GE2019: What do the main parties have to say about lobbying?

By Peter Campbell, public affairs and communications manager, Local Government Association,

As Sir Humphrey, the slippery civil servant in Yes, Minister once observed ‘government policy has nothing to do with common sense’, so we see the latest pronouncements, or lack thereof, regarding lobbying by the main political parties in their election manifestos.

Both Labour and the Liberal Democrats have committed to strengthening regulation of the sector, with the former promising to repeal the Lobbying Act 2014 altogether.

The Conservatives, meanwhile, make no mention of the industry, suggesting they feel the current processes are working. They do, however, propose a new commission aimed at restoring “trust in our institutions and in how our democracy operates”.

The truth is all of the parties’ positions are problematic and do not represent the views of the industry or address the reality of what lobbying is and the benefits it brings to the political decision-making process. Like the Lobbying Act and subsequent Lobbying Register, while well meaning, these commitments will not necessarily achieve the outcomes intended.

Organisations such as the CIPR, which is the custodian of the standards of the industry, are not opposed to the idea of registration per se. Indeed, the CIPR has in the past written to both Houses of Parliament, outlining how it is seeking to drive transparency and higher professional standards in lobbying. The feeling, however, is that the current guidelines on who needs to register and who does not is too narrow.

If the major parties were serious about providing an appropriate framework for regulating lobbying, they should start by committing to engaging with the industry and particularly its institutions and trade bodies, not making uninformed and potentially damaging promises. Done properly, lobbying forms a vital part of our political discourse, informing politicians, making recommendations for improving our laws and raising the awareness around issues not always considered.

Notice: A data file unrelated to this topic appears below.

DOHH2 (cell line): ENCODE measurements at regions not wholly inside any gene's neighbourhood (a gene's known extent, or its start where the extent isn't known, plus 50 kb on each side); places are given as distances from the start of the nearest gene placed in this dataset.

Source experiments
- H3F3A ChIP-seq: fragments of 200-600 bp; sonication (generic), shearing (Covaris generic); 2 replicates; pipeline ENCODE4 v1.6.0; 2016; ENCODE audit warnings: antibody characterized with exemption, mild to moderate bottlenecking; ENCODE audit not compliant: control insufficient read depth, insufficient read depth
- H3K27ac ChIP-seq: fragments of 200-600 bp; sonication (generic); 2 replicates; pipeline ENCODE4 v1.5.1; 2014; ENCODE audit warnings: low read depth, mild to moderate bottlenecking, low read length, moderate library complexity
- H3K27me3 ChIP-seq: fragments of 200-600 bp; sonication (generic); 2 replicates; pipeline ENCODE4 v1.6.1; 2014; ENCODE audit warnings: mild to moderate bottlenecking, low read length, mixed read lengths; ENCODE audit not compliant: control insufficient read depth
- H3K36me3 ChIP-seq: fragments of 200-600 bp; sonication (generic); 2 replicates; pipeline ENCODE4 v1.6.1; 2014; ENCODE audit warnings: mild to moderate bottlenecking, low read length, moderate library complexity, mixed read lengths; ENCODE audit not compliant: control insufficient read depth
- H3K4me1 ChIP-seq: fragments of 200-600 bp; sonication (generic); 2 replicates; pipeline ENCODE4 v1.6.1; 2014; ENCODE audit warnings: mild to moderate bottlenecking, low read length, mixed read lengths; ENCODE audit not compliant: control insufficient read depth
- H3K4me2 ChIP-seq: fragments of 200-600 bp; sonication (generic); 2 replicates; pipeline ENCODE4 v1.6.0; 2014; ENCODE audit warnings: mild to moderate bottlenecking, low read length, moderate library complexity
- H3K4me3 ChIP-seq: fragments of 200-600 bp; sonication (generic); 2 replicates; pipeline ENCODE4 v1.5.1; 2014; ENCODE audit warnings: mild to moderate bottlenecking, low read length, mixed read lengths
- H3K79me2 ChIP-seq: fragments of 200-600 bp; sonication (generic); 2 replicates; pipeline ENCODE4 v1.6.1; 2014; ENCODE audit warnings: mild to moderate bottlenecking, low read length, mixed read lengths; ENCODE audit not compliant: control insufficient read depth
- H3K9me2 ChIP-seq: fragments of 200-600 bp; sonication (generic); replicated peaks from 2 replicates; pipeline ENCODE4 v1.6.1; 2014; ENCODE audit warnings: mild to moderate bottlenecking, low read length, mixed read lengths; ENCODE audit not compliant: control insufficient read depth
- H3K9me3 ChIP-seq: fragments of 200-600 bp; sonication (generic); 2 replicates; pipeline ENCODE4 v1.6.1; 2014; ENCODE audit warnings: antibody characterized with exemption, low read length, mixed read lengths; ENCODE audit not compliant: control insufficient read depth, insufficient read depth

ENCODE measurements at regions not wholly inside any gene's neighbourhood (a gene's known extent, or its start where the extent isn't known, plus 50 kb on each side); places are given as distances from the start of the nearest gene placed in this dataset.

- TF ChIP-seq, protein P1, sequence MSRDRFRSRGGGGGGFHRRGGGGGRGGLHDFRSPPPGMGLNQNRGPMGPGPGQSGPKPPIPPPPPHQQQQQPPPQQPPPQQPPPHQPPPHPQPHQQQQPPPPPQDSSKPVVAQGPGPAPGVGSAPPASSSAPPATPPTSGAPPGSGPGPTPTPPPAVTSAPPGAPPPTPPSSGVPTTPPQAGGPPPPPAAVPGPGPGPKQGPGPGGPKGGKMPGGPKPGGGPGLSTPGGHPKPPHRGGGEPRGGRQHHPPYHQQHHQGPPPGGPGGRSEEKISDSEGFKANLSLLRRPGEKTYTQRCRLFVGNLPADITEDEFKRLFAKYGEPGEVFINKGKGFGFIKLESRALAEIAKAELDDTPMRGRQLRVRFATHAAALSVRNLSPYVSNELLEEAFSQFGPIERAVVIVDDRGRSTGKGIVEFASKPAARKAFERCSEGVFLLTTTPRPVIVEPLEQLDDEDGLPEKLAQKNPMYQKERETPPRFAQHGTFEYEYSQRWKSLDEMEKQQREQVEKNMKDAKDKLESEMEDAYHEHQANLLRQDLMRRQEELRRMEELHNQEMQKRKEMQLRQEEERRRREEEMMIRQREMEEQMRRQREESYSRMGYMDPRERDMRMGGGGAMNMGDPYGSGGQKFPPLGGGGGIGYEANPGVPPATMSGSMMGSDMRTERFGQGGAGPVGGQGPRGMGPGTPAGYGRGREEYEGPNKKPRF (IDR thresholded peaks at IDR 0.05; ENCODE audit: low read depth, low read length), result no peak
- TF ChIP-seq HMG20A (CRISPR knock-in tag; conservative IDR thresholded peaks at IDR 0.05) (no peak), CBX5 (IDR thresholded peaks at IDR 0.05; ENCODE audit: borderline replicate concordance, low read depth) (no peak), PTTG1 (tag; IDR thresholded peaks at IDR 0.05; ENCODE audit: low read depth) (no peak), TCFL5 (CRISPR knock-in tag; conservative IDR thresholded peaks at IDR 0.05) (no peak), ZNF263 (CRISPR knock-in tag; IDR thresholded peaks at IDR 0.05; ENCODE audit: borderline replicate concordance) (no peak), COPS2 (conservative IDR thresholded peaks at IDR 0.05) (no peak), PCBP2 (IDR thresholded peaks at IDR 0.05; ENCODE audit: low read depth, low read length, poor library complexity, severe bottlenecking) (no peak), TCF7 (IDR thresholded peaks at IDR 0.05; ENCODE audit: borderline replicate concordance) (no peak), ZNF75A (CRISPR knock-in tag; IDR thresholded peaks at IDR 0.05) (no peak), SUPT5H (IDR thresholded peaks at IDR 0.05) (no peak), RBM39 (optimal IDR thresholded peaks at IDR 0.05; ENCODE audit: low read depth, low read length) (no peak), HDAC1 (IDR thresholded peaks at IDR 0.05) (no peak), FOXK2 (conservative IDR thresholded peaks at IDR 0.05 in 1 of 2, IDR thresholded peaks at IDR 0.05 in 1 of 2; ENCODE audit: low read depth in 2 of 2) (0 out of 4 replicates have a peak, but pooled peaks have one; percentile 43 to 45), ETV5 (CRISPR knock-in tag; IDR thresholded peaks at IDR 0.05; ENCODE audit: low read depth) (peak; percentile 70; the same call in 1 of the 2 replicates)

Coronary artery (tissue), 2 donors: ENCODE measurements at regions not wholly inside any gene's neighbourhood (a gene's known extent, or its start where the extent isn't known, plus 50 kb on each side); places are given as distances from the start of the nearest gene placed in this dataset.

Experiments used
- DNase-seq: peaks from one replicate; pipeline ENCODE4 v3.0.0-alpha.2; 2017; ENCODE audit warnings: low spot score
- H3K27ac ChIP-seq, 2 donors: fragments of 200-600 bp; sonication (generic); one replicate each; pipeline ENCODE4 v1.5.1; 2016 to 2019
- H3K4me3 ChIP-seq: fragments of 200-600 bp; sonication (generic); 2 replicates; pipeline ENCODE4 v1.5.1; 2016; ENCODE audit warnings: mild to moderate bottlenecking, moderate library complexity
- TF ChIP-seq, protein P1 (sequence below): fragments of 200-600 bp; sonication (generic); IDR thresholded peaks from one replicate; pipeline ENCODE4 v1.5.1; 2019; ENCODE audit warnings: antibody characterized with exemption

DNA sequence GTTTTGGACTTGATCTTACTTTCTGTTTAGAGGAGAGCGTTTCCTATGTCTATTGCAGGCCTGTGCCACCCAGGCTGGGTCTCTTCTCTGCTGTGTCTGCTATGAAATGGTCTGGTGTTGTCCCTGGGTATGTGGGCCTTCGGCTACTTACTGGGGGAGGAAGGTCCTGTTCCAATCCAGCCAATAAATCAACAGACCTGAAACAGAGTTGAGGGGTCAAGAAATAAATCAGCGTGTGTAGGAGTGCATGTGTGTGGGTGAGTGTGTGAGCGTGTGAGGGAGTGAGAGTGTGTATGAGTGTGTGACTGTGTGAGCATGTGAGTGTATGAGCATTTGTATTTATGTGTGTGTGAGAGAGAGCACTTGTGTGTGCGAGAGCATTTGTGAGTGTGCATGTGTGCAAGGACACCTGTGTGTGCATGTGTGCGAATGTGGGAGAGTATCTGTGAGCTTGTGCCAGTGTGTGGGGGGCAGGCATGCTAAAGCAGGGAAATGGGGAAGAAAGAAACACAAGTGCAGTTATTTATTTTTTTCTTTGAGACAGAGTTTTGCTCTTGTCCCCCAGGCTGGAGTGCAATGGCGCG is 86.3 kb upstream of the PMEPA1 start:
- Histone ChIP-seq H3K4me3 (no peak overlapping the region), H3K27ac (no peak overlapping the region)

These proposals are a knee-jerk reaction against a continued negative and erroneous perception of lobbying.

The main political parties would be better advised to commit, in the first instance, to working closely with groups like the CIPR to develop a set of proposals that are fit for purpose and ensure the public can be confident that there is openness and transparency. This might include reforms to the existing Lobbying Register but also measures to increase the ability to scrutinise ministers and MPs.

This would, perhaps, have been a more ‘common sense’ approach the main parties could have adopted in their manifestos. As it is, we have either a nebulous proposal around a new democracy commission whose remit is unclear or commitments for ill-thought further regulations of the lobbying industry, imposed from above.

In any case, the CIPR still feels this is an opportunity to influence whomever ends up in Government after 12 December and the organisation is keen to work with all sides to find ways of improving transparency and accountability.

Watch this space!

Peter Campbell is public affairs and communications manager at the Local Government Association and a committee member of the CIPR’s Public Affairs Group.

Photo by Hugo Sousa on Unsplash


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